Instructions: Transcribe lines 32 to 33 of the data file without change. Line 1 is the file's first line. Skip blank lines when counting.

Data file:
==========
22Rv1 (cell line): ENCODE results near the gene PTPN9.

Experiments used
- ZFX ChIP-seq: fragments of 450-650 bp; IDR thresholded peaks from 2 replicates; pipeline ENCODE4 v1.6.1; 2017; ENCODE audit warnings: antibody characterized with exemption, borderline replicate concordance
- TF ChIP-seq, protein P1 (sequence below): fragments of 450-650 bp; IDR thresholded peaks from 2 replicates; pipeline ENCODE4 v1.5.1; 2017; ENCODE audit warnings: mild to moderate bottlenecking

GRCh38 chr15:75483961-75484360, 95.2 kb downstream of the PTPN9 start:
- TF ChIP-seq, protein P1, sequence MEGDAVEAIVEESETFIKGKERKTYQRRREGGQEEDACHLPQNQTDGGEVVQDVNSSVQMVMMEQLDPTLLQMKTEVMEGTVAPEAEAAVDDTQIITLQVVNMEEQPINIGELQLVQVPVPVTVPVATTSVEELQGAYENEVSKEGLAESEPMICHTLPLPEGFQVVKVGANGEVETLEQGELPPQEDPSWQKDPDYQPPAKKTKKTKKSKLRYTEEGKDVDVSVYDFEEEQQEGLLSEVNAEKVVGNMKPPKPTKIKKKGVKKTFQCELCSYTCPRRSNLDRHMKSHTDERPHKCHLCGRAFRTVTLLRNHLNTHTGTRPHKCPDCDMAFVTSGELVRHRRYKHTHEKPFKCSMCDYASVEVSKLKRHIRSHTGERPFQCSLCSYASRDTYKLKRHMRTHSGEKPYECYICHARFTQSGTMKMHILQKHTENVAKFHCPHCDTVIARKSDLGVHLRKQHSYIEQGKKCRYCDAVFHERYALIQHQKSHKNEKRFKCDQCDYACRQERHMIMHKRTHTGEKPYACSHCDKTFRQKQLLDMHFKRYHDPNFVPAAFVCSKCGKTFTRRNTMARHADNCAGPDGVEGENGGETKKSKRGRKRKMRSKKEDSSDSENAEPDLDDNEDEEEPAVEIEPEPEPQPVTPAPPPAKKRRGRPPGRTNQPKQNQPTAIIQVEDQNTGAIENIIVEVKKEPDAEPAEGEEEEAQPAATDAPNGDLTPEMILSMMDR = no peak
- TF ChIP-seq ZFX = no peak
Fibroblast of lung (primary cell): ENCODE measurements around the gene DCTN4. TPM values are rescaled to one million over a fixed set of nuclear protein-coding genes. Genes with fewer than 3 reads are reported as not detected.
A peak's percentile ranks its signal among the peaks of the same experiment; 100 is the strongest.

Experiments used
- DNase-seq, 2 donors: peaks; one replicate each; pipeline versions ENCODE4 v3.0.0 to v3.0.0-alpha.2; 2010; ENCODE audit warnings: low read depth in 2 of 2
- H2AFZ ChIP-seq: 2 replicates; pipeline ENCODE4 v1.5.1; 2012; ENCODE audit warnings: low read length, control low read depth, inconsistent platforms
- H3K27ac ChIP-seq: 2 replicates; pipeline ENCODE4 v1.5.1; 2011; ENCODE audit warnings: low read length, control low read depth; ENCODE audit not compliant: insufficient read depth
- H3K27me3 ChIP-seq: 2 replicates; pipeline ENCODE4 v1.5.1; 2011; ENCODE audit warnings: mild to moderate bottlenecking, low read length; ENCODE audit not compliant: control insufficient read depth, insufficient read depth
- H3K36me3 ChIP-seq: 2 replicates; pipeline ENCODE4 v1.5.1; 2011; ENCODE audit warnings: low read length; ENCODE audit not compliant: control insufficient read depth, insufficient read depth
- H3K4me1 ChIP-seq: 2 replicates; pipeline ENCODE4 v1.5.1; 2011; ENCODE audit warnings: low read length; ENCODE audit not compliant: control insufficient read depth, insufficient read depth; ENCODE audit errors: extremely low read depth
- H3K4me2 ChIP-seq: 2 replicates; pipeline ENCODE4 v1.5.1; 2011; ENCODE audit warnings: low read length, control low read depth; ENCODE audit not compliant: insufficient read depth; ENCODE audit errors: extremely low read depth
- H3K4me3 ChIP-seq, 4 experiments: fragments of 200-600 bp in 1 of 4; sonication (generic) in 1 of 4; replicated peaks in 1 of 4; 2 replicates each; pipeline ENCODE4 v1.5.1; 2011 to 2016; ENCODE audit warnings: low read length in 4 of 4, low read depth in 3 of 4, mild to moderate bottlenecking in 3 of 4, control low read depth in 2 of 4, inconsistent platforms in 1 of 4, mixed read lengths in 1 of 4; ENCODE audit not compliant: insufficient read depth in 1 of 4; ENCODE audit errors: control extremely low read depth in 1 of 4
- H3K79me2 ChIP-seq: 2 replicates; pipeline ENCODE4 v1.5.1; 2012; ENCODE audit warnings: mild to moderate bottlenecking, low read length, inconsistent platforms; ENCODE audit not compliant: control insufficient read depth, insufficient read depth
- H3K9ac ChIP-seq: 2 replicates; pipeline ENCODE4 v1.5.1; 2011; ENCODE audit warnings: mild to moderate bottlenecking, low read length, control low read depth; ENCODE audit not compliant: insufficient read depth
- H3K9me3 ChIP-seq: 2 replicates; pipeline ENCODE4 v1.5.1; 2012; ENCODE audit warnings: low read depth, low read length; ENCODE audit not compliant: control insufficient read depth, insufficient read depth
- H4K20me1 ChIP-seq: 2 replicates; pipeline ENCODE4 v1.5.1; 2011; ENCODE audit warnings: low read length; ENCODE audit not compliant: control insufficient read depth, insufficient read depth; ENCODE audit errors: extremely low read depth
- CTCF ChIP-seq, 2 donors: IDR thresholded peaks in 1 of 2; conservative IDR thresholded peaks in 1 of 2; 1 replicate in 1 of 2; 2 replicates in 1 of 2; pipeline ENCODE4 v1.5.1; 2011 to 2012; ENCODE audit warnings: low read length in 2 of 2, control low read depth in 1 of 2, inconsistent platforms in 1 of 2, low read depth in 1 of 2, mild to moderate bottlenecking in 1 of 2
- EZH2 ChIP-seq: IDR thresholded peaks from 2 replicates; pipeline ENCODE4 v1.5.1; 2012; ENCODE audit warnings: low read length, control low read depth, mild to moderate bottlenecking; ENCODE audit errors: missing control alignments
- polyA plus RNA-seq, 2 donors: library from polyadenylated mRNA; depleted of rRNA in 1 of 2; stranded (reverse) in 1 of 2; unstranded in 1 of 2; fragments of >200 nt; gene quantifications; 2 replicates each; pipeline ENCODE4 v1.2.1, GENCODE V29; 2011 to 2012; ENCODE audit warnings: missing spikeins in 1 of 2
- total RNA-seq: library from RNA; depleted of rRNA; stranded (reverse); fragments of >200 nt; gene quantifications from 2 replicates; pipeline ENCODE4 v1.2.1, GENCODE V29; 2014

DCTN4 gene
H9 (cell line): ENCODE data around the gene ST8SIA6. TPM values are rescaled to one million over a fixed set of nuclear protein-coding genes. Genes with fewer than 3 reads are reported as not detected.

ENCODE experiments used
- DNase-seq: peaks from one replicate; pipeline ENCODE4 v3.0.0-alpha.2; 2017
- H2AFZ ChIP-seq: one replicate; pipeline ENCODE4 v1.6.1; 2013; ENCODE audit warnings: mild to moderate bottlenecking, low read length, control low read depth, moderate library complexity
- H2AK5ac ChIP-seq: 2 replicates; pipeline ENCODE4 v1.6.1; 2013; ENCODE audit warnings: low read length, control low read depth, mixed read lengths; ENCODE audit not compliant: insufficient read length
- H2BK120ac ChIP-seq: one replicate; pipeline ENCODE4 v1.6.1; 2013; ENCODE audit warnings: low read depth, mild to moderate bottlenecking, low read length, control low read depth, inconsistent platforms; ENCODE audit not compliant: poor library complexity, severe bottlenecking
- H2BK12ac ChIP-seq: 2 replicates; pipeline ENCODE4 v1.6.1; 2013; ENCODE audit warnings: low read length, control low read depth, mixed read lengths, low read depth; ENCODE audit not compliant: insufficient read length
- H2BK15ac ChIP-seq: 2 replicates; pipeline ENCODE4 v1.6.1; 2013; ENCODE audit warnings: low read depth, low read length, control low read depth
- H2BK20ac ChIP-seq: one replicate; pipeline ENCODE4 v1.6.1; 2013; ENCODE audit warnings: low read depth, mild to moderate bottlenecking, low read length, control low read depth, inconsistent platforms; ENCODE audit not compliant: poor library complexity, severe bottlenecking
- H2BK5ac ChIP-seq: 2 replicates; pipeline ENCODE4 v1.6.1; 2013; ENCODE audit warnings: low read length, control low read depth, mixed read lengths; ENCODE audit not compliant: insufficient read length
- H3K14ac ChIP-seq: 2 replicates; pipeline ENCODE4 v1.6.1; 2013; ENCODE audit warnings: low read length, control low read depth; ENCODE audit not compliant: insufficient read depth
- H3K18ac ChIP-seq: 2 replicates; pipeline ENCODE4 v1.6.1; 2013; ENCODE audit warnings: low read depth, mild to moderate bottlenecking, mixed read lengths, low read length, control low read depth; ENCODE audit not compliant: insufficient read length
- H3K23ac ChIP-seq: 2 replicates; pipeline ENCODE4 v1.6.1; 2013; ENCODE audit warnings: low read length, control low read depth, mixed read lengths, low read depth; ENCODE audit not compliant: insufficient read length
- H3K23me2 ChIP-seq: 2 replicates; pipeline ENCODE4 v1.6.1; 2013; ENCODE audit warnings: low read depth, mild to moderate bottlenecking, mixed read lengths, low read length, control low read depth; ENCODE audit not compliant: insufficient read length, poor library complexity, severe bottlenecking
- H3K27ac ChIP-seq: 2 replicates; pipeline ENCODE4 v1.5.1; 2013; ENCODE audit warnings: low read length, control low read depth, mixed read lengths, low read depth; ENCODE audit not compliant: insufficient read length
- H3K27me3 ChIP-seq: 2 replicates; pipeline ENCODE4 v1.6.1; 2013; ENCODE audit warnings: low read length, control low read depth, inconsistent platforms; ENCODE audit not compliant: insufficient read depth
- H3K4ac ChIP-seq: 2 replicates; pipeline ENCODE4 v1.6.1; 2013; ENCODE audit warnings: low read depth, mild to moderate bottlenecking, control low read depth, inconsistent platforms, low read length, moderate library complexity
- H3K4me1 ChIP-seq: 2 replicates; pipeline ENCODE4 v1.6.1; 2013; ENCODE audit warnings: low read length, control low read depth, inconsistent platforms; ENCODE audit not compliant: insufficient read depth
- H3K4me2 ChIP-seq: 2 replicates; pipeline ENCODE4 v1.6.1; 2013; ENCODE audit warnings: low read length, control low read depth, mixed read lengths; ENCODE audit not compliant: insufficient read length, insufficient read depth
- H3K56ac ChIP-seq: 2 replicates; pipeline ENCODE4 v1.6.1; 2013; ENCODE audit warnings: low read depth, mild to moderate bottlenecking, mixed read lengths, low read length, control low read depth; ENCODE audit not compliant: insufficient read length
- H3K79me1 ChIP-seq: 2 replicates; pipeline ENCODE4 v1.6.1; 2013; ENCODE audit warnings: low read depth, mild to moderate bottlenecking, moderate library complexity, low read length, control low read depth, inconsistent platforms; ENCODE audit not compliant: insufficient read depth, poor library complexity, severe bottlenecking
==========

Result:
- H2AK5ac ChIP-seq: 2 replicates; pipeline ENCODE4 v1.6.1; 2013; ENCODE audit warnings: low read length, control low read depth, mixed read lengths; ENCODE audit not compliant: insufficient read length
- H2BK120ac ChIP-seq: one replicate; pipeline ENCODE4 v1.6.1; 2013; ENCODE audit warnings: low read depth, mild to moderate bottlenecking, low read length, control low read depth, inconsistent platforms; ENCODE audit not compliant: poor library complexity, severe bottlenecking